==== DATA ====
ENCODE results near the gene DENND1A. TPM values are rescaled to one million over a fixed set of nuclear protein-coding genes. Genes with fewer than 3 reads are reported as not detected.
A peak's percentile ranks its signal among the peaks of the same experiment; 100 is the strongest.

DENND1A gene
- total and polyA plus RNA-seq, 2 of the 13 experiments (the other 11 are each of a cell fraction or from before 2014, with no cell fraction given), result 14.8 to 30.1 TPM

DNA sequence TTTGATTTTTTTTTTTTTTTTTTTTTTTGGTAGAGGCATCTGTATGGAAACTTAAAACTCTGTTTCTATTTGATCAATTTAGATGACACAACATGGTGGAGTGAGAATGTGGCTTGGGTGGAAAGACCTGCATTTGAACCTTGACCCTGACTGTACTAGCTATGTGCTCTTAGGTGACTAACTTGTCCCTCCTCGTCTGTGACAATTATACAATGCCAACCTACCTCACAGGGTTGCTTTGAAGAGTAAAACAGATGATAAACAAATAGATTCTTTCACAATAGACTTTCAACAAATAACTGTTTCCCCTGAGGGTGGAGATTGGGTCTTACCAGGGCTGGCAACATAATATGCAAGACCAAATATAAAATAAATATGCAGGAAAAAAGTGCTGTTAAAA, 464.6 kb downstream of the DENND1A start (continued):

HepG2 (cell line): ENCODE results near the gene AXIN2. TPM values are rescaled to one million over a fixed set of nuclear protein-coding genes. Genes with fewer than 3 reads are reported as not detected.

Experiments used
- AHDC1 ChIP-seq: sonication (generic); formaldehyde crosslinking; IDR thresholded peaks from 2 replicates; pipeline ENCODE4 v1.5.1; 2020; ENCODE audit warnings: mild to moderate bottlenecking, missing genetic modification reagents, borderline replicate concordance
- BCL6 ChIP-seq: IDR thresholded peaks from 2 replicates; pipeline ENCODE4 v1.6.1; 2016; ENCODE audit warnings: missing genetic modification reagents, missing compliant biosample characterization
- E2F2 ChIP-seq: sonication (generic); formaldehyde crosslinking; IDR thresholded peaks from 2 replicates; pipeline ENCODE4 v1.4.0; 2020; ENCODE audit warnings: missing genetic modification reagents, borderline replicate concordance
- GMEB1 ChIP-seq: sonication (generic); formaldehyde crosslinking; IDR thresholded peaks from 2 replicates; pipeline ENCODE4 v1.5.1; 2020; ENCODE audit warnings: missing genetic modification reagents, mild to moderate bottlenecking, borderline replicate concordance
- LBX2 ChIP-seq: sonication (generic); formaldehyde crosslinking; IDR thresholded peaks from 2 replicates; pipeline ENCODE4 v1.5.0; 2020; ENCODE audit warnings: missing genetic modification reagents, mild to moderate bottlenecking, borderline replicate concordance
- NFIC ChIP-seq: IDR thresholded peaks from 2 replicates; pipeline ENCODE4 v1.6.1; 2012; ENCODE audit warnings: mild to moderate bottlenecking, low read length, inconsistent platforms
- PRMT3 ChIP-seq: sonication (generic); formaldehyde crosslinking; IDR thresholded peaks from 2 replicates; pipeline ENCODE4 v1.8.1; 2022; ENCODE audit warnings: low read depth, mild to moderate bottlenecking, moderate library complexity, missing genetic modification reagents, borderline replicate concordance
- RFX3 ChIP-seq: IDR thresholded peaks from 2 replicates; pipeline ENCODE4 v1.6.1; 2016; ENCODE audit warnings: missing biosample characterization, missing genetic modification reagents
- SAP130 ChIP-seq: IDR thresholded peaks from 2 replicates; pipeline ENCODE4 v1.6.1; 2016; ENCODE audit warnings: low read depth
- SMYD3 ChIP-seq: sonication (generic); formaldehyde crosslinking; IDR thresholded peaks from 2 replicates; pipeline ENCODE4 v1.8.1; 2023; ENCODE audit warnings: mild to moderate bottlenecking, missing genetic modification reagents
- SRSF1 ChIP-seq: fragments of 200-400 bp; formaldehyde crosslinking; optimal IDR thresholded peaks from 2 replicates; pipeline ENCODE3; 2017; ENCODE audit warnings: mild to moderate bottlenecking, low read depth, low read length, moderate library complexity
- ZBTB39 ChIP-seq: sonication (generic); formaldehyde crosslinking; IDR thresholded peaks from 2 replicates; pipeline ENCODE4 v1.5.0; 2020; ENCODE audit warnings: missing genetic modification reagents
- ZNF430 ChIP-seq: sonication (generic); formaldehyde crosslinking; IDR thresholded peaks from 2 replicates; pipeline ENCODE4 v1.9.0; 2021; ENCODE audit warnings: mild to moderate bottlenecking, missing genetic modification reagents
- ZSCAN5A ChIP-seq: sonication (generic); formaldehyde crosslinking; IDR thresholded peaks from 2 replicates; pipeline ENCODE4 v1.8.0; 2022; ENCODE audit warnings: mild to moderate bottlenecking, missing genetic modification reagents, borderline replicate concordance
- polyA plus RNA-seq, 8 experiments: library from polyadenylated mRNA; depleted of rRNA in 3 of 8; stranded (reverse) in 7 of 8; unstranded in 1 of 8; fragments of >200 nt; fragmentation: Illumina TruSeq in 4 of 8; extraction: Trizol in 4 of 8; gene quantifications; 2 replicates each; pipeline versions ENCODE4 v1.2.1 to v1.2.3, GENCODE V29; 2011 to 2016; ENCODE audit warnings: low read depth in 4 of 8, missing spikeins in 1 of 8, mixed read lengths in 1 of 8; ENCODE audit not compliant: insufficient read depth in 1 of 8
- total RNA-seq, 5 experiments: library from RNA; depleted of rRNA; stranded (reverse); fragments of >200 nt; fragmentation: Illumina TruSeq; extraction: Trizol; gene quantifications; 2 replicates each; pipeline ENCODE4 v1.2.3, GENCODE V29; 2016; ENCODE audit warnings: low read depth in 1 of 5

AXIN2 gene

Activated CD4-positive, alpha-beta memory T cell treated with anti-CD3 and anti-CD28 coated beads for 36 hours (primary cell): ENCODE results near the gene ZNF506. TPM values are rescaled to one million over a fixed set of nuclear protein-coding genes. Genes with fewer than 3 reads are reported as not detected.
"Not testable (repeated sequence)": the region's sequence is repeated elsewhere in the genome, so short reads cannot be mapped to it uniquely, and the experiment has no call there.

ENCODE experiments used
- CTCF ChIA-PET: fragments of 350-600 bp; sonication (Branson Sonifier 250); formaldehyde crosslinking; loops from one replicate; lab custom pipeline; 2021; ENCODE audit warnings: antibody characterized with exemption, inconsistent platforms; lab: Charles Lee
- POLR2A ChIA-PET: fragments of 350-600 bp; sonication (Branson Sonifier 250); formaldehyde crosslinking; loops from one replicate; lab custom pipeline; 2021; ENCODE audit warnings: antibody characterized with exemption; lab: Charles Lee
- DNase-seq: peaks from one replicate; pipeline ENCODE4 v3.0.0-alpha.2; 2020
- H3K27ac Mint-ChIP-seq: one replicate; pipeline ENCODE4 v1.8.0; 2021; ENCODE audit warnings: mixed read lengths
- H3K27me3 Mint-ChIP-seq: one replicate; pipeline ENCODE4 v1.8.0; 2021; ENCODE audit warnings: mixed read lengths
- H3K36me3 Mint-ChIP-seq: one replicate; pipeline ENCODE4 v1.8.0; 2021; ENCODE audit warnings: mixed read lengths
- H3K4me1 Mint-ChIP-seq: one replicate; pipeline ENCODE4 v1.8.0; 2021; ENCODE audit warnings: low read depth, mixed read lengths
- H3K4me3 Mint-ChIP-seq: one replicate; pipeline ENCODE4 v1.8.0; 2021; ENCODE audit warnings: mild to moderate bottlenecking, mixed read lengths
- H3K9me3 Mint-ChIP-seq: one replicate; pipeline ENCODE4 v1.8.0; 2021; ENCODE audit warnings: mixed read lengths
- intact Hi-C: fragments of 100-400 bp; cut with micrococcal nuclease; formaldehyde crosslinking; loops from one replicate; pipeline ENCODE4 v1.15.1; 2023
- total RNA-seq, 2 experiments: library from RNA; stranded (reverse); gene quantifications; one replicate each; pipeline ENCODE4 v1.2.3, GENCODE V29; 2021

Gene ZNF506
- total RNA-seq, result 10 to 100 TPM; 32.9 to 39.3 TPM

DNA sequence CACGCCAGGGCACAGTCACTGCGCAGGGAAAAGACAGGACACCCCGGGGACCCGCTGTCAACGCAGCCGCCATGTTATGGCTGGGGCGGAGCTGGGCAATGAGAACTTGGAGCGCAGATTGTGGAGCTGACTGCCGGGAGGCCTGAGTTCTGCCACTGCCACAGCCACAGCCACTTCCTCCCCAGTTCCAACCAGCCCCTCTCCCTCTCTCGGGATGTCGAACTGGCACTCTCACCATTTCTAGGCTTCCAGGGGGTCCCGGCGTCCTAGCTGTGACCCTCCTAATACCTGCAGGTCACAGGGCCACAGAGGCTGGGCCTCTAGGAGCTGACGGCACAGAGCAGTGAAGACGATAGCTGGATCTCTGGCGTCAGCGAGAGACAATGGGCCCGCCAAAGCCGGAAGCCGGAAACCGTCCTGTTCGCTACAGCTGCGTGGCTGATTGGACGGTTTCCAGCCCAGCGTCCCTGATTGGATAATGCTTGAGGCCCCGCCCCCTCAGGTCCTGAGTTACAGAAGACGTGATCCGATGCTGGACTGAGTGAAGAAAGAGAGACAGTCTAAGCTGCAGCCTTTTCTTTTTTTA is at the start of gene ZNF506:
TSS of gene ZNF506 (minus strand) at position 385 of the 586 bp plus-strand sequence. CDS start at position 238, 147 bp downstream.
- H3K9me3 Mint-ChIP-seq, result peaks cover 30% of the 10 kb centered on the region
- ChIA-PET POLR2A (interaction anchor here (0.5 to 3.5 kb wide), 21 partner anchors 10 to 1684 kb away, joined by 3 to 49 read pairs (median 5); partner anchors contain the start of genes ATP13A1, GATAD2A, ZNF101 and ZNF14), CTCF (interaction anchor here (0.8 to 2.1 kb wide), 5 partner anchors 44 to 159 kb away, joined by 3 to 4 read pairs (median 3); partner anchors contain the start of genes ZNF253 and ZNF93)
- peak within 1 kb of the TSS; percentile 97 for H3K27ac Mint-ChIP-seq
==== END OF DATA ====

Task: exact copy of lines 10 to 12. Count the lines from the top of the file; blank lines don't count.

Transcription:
- E2F2 ChIP-seq: sonication (generic); formaldehyde crosslinking; IDR thresholded peaks from 2 replicates; pipeline ENCODE4 v1.4.0; 2020; ENCODE audit warnings: missing genetic modification reagents, borderline replicate concordance
- GMEB1 ChIP-seq: sonication (generic); formaldehyde crosslinking; IDR thresholded peaks from 2 replicates; pipeline ENCODE4 v1.5.1; 2020; ENCODE audit warnings: missing genetic modification reagents, mild to moderate bottlenecking, borderline replicate concordance
- LBX2 ChIP-seq: sonication (generic); formaldehyde crosslinking; IDR thresholded peaks from 2 replicates; pipeline ENCODE4 v1.5.0; 2020; ENCODE audit warnings: missing genetic modification reagents, mild to moderate bottlenecking, borderline replicate concordance